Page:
01 May 2015

...Learning Outside the Classroom

The countdown has begun.  In three weeks' time I'll be packed up and heading off to the Brecon Beacons with a group of trainee teachers from the University of East London.  We will be spending two nights among the mountains, waterfalls and caves.  By day we will be finding out what educational experiences the great outdoors has to offer.


In preparation for my visit I thought I'd draw together my current knowledge and understanding of outdoor education.  And where better to start than the Learning Outside the Classroom manifesto (LOtC) published by the Council for Learning Outside the Classroom (CLOtC, of course).

The Council is essentially a charitable organisation promoting the value of learning experiences beyond the walls of the classroom.  They draw together research and good practice, provide training and resources, and hand out the LOtC Mark to schools which demonstrate commitment to developing opportunities for their pupils to learn outside their classrooms.

The benefits of LOtC are perhaps obvious.  Outdoor education can provide powerful, memorable learning experiences.  The sense of adventure, the unexpected and/or the unknown, and even the nature of the weather all serve to enhance learning experiences.  The manifesto (DfES, 2006) points to the positive impact this can have on pupils' feelings, values and behaviours, and the deeper understanding which can result.  And if we combine conclusions about improving pupil attainment with the potential health benefits, we've a strong case for supporting the LOtC cause.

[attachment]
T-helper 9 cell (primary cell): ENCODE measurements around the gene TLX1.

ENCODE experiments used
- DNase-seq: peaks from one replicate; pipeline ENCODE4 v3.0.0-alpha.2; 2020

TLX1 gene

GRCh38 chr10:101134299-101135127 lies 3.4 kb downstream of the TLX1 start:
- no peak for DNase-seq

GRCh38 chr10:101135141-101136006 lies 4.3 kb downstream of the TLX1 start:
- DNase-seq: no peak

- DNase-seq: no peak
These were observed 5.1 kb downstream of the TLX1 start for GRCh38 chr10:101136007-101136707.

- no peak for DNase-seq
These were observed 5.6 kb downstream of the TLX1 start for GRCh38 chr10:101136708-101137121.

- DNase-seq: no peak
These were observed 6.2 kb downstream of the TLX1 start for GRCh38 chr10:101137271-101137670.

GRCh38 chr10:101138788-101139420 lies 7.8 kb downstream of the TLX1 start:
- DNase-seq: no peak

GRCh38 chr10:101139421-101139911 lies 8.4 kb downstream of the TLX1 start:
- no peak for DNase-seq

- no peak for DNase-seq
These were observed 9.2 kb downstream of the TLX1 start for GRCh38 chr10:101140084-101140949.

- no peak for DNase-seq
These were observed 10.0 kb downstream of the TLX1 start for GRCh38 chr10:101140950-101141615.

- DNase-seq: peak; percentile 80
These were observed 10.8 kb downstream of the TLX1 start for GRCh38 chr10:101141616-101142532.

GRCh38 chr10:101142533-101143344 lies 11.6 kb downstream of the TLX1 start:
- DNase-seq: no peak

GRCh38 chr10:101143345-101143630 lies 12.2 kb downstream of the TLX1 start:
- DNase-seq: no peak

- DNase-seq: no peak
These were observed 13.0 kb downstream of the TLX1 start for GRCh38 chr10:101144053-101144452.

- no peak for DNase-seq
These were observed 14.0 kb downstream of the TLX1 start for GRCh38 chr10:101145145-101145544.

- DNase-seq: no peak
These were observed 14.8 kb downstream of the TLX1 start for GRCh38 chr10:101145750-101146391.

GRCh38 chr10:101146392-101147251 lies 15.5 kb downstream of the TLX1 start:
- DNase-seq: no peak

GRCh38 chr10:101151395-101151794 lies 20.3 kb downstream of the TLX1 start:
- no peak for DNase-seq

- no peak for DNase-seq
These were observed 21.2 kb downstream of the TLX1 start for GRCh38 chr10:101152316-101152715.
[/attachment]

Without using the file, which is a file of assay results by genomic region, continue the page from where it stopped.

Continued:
However there's a problem aligning my visit with the claims of the manifesto. My one-off trip to an outdoor education centre, for an intensive, isolated  three-day experience doesn't reflect the holistic principle of LOtC...
As an essential way of learning it should not be restricted to the summer or as an ‘add-on’ after examinations.  Learning outside the classroom should be built into planning for all learners, every week and all year round.  (CLOtC, 2015) 
The Learning Outside the Classroom Activities Target Diagram, also published on the council's website, provides a succinct overview of what this might entail - how teachers can plan meaningful, often referred to as 'authentic', experiences for their pupils.  It hopefully speaks for itself to demonstrate how an annual trip away is but one of many potential learning opportunities which teachers can provide for the pupils in their care.


Next post soon...

References & Further Reading

CLOtC (2015) What is LOtC? Available at: http://www.lotc.org.uk/what-is-lotc/ (Accessed: 1 May 2015)

DfES (2006) The Learning Outside the Classroom Manifesto. Available at: http://www.lotc.org.uk/wp-content/uploads/2011/03/G1.-LOtC-Manifesto.pdf (Accessed: 1 May 2015)

1 comment:

  1. Outdoor education can't be underestimated. One has to pay more attention to it. Lessons beyond the walls of the classroom cause to unlimited thinking. Students usually benefit from being involved into different activities. learning outside the classroom

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Regards, DJA